Sunday, June 10, 2007

A retail market for "ICE"


The other day I was getting my vehicle repaired in a road-side shop. It was mid-afternoon and the heat was unbearable, at 45-46 C. The mechanic was taking a long time for the minor repair and I had nothing to do but to wait. The area in which the repair shop was located would have one of the least prosperous areas of the city; one could call it a slum. In the area I observed one thing that was selling briskly was "ICE". There were some four-five make-shift shops which were selling ice to customers who would buy the ice and carry it home in small polyethylene packets. The customers in the mid-afternoon were women who after their normal grocery purchase were on their way back home. Each of the shop had at least 8-9 blocks of ice in stock which they would probably have to sell off by the end of the day and for five rupees they were selling a 6"X6" piece of ice which was pretty costly. This market of ice I though was a very good example of the market for low-income consumers. As has been said by people like CK Prahalad in BOP marketing and others, the low income consumers also need products and services which we would normally associate with an urban up-market consumer, here we are talking about the product "cold water" or "cold lemon drink”. Though the purchasing capacity is low, but if one provides these consumers with smaller quantities they are willing to buy and even at higher prices.

There are many examples of the purchasing capacity and preferences of low-income consumers........

2 comments:

amit said...


The other day I was getting my vehicle repaired in a road-side shop. It was mid-afternoon and the heat was unbearable, at 45-46 C. The mechanic was taking a long time for the minor repair and I had nothing to do but to wait. The area in which the repair shop was located would have one of the least prosperous areas of the city; one could call it a slum. In the area I observed one thing that was selling briskly was "ICE". There were some four-five make-shift shops which were selling ice to customers who would buy the ice and carry it home in small polyethylene packets. The customers in the mid-afternoon were women who after their normal grocery purchase were on their way back home. Each of the shop had at least 8-9 blocks of ice in stock which they would probably have to sell off by the end of the day and for five rupees they were selling a 6"X6" piece of ice which was pretty costly. This market of ice I though was a very good example of the market for low-income consumers. As has been said by people like CK Prahalad in BOP marketing and others, the low income consumers also need products and services which we would normally associate with an urban up-market consumer, here we are talking about the product "cold water" or "cold lemon drink”. Though the purchasing capacity is low, but if one provides these consumers with smaller quantities they are willing to buy and even at higher prices.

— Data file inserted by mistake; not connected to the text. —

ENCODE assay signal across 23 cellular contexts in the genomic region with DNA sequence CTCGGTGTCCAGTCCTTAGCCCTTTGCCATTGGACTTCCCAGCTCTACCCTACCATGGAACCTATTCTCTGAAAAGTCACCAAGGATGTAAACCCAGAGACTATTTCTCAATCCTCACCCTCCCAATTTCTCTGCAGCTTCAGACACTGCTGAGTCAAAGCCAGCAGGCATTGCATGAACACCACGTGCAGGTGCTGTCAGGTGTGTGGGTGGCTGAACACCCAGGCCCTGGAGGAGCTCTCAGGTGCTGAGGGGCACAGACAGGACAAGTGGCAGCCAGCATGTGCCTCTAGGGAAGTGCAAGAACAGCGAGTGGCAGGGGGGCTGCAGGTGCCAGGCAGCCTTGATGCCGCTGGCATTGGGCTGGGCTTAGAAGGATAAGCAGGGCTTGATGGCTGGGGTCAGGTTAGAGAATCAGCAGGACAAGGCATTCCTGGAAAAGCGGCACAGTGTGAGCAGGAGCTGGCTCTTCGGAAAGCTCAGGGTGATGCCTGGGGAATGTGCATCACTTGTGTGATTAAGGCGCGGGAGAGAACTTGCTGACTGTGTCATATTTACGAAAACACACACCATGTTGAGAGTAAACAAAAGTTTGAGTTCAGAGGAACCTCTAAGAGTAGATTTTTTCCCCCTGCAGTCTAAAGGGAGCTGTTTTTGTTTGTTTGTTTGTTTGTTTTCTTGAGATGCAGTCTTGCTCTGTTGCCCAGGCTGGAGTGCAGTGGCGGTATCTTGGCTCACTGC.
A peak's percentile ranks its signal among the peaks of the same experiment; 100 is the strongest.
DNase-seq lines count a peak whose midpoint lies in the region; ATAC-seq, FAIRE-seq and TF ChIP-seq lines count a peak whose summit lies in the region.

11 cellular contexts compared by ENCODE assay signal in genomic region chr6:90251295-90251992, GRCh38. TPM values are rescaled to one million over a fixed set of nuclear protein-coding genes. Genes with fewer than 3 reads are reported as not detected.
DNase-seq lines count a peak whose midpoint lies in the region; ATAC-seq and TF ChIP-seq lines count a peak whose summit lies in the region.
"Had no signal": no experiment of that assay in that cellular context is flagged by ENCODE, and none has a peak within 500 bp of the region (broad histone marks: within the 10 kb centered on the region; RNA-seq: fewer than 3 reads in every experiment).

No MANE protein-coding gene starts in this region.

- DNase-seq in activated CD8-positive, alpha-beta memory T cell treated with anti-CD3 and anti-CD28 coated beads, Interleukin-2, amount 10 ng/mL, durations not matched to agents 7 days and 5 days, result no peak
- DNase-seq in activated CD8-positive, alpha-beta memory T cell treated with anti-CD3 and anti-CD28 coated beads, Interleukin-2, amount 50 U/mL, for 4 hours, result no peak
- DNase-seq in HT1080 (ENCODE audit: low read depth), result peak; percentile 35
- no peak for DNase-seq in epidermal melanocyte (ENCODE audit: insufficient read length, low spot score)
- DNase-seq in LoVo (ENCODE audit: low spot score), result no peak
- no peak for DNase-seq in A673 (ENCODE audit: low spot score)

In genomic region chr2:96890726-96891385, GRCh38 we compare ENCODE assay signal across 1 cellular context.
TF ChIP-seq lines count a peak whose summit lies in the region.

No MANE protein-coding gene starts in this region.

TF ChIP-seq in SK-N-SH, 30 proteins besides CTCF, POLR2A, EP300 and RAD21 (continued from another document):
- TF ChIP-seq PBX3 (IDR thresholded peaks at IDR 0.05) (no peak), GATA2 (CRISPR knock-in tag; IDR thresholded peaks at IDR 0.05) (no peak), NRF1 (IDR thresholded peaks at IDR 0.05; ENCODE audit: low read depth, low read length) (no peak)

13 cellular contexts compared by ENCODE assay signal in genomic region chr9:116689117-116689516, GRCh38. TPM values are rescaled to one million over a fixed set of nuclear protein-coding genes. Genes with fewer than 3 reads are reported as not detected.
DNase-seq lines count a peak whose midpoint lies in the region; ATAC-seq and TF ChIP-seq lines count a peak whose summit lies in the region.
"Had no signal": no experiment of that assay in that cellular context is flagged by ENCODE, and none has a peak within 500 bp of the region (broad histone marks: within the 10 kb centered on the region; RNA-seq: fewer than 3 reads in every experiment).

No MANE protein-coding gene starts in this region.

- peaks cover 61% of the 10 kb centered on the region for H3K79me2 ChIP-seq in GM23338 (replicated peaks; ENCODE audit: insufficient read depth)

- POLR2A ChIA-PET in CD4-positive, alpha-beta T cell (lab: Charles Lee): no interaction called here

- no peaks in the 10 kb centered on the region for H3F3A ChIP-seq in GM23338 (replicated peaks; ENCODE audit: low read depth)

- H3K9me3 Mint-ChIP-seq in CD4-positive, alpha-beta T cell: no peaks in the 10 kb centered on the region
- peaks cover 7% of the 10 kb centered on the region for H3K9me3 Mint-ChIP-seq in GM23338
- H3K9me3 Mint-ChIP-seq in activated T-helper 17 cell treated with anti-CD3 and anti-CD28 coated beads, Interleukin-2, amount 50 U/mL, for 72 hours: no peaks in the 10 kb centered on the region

There are many examples of the purchasing capacity and preferences of low-income consumers........

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aks said...


The other day I was getting my vehicle repaired in a road-side shop. It was mid-afternoon and the heat was unbearable, at 45-46 C. The mechanic was taking a long time for the minor repair and I had nothing to do but to wait. The area in which the repair shop was located would have one of the least prosperous areas of the city; one could call it a slum. In the area I observed one thing that was selling briskly was "ICE". There were some four-five make-shift shops which were selling ice to customers who would buy the ice and carry it home in small polyethylene packets. The customers in the mid-afternoon were women who after their normal grocery purchase were on their way back home. Each of the shop had at least 8-9 blocks of ice in stock which they would probably have to sell off by the end of the day and for five rupees they were selling a 6"X6" piece of ice which was pretty costly. This market of ice I though was a very good example of the market for low-income consumers. As has been said by people like CK Prahalad in BOP marketing and others, the low income consumers also need products and services which we would normally associate with an urban up-market consumer, here we are talking about the product "cold water" or "cold lemon drink”. Though the purchasing capacity is low, but if one provides these consumers with smaller quantities they are willing to buy and even at higher prices.

There are many examples of the purchasing capacity and preferences of low-income consumers........

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